Another possible embodiment of the hybrid 65 is shown in FIG. 10. The hybrid 65 contains a pair of resistors 245 coupling the transmitter output with the receiver. In this embodiment instead of adjustable resistors, the value of the compensation current is adjustable. This is done by activating appropriate paths in current mirror slave transistors 250 and 255 receiving the bias voltage from master transistors 260 and 265 of the current mirror. The control bits ADJB<0:2> are generated to match the compensation gain of the current mirror to the actual value of the resistors 245. Although the current mirror may introduce some dynamic distortions to the signal, the value is substantially smaller than the one that can be possibly produced by the current mirror driver. This is because the current mirror gain in this case is smaller than one. As well as due to small current consumption of the hybrid compared to driver, the operating current of the hybrid current mirror can be substantially increased without affecting the power efficiency.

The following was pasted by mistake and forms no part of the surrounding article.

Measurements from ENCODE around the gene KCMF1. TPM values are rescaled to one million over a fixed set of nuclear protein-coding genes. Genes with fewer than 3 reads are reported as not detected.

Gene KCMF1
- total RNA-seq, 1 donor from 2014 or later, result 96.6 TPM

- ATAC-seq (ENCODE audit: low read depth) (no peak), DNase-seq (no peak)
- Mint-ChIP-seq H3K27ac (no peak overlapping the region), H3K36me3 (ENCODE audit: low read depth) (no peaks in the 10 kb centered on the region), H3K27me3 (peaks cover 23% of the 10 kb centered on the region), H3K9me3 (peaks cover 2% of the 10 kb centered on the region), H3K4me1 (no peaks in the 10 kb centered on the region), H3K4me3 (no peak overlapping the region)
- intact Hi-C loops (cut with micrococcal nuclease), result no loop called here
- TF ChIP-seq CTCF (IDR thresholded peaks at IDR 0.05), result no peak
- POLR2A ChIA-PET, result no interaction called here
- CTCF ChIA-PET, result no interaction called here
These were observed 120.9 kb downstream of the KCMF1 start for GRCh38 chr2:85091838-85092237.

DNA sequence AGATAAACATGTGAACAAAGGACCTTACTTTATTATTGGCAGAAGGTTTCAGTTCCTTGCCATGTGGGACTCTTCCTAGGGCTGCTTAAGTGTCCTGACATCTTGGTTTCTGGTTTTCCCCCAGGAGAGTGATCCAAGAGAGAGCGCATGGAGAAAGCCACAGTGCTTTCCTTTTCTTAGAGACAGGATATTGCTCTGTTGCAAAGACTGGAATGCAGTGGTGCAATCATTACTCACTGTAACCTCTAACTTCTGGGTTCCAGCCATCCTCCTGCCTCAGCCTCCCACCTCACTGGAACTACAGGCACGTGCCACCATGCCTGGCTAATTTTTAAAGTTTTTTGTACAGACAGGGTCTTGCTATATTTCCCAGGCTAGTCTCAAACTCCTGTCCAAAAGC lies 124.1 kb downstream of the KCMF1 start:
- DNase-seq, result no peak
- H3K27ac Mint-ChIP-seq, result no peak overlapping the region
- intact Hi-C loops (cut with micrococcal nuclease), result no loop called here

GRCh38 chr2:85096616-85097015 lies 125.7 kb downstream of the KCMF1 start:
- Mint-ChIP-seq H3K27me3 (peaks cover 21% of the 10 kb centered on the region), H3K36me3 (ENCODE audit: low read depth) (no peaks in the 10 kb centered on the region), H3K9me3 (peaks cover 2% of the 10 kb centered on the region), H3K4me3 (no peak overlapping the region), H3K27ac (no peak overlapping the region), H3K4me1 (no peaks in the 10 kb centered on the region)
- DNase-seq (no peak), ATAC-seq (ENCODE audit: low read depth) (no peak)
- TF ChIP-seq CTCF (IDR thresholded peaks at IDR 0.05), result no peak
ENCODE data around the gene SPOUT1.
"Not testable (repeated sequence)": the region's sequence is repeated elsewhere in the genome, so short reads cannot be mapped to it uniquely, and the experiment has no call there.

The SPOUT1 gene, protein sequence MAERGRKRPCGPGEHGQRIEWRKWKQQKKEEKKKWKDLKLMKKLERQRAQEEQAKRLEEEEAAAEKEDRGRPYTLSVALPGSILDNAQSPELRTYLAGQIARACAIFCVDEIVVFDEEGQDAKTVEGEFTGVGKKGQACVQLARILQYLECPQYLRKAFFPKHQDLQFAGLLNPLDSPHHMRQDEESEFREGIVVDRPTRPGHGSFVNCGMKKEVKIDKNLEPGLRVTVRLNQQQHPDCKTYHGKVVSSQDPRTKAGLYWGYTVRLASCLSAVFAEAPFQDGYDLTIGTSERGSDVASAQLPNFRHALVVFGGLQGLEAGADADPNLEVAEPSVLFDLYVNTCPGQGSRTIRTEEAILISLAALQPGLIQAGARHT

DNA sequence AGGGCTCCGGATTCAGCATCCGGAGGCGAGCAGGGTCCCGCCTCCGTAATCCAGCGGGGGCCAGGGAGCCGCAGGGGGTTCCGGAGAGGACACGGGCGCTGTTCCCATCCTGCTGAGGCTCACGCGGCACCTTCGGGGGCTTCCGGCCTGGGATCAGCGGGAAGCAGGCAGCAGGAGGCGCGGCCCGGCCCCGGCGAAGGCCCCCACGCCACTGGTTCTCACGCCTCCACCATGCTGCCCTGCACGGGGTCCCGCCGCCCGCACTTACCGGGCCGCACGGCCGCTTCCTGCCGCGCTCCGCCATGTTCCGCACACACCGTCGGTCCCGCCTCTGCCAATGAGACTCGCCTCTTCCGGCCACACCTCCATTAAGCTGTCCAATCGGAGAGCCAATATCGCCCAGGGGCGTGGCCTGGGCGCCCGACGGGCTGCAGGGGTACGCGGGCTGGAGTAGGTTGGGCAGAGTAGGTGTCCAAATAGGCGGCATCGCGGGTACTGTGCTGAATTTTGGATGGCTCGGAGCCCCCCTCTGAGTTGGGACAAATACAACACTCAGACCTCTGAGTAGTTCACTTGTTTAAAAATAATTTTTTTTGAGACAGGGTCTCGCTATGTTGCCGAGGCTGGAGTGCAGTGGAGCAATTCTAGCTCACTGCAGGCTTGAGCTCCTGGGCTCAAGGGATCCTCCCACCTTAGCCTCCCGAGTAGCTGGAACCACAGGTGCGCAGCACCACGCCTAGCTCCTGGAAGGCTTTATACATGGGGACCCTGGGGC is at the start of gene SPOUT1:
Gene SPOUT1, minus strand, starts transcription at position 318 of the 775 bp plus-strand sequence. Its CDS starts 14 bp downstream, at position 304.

The hybrid tuner 75 block diagram is shown in FIG. 11. The hybrid tuner 75 contains comparator 275 and reversible counter 280. The comparator 275 receives two input currents from the bias generator 85 (FIG. 1). One current “CURREF” is temperature and is process independent. The other “CURRINT” is generated using a stable reference voltage and internal for the chip resistors. Thus, this current value is reverse proportional to the chip resistor's actual value. The comparator 275 receives the tuning bits ADJ<0:2> from the counter 280. If the code of the bits corresponds to the best matching of the hybrid 65, both outputs of the comparator are low. If the bits should be changed, the comparator 275 produces either “GOUP” or “GODOWN” for the counter 280 according to the direction for the code to be changed. The reversible counter 280 changes its output until the comparator 275 conditions are satisfied.